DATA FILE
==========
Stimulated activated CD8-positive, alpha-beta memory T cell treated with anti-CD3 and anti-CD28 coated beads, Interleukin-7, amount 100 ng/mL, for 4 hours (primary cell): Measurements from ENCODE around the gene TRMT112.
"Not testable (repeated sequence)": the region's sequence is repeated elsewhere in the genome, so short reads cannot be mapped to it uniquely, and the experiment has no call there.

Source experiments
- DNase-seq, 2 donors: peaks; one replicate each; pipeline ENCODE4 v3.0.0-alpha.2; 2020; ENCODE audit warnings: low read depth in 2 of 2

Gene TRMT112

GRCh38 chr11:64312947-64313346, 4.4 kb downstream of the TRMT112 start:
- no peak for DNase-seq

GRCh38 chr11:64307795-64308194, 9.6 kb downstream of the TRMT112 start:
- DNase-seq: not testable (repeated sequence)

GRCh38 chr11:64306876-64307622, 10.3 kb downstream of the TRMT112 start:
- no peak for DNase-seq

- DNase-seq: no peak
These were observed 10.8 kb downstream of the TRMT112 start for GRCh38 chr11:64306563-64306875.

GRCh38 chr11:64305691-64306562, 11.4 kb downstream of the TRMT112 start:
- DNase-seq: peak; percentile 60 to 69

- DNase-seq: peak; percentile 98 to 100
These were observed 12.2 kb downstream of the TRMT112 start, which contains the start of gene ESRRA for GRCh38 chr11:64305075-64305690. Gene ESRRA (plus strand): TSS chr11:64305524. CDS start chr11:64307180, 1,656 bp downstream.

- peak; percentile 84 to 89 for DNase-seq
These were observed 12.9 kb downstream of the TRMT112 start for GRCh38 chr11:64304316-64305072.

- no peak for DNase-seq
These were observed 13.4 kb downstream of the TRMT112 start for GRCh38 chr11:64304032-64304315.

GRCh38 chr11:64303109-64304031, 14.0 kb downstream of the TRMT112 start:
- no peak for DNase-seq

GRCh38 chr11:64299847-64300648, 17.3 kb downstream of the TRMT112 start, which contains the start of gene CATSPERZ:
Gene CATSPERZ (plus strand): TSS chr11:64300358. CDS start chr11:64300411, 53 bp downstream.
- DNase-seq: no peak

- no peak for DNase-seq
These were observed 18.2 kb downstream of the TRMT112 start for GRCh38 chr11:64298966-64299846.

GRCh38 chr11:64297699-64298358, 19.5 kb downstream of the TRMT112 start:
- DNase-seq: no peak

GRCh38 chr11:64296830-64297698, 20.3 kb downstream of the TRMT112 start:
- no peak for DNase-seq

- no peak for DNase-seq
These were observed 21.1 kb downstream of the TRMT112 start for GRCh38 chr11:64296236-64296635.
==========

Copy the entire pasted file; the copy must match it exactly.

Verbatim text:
Stimulated activated CD8-positive, alpha-beta memory T cell treated with anti-CD3 and anti-CD28 coated beads, Interleukin-7, amount 100 ng/mL, for 4 hours (primary cell): Measurements from ENCODE around the gene TRMT112.
"Not testable (repeated sequence)": the region's sequence is repeated elsewhere in the genome, so short reads cannot be mapped to it uniquely, and the experiment has no call there.

Source experiments
- DNase-seq, 2 donors: peaks; one replicate each; pipeline ENCODE4 v3.0.0-alpha.2; 2020; ENCODE audit warnings: low read depth in 2 of 2

Gene TRMT112

GRCh38 chr11:64312947-64313346, 4.4 kb downstream of the TRMT112 start:
- no peak for DNase-seq

GRCh38 chr11:64307795-64308194, 9.6 kb downstream of the TRMT112 start:
- DNase-seq: not testable (repeated sequence)

GRCh38 chr11:64306876-64307622, 10.3 kb downstream of the TRMT112 start:
- no peak for DNase-seq

- DNase-seq: no peak
These were observed 10.8 kb downstream of the TRMT112 start for GRCh38 chr11:64306563-64306875.

GRCh38 chr11:64305691-64306562, 11.4 kb downstream of the TRMT112 start:
- DNase-seq: peak; percentile 60 to 69

- DNase-seq: peak; percentile 98 to 100
These were observed 12.2 kb downstream of the TRMT112 start, which contains the start of gene ESRRA for GRCh38 chr11:64305075-64305690. Gene ESRRA (plus strand): TSS chr11:64305524. CDS start chr11:64307180, 1,656 bp downstream.

- peak; percentile 84 to 89 for DNase-seq
These were observed 12.9 kb downstream of the TRMT112 start for GRCh38 chr11:64304316-64305072.

- no peak for DNase-seq
These were observed 13.4 kb downstream of the TRMT112 start for GRCh38 chr11:64304032-64304315.

GRCh38 chr11:64303109-64304031, 14.0 kb downstream of the TRMT112 start:
- no peak for DNase-seq

GRCh38 chr11:64299847-64300648, 17.3 kb downstream of the TRMT112 start, which contains the start of gene CATSPERZ:
Gene CATSPERZ (plus strand): TSS chr11:64300358. CDS start chr11:64300411, 53 bp downstream.
- DNase-seq: no peak

- no peak for DNase-seq
These were observed 18.2 kb downstream of the TRMT112 start for GRCh38 chr11:64298966-64299846.

GRCh38 chr11:64297699-64298358, 19.5 kb downstream of the TRMT112 start:
- DNase-seq: no peak

GRCh38 chr11:64296830-64297698, 20.3 kb downstream of the TRMT112 start:
- no peak for DNase-seq

- no peak for DNase-seq
These were observed 21.1 kb downstream of the TRMT112 start for GRCh38 chr11:64296236-64296635.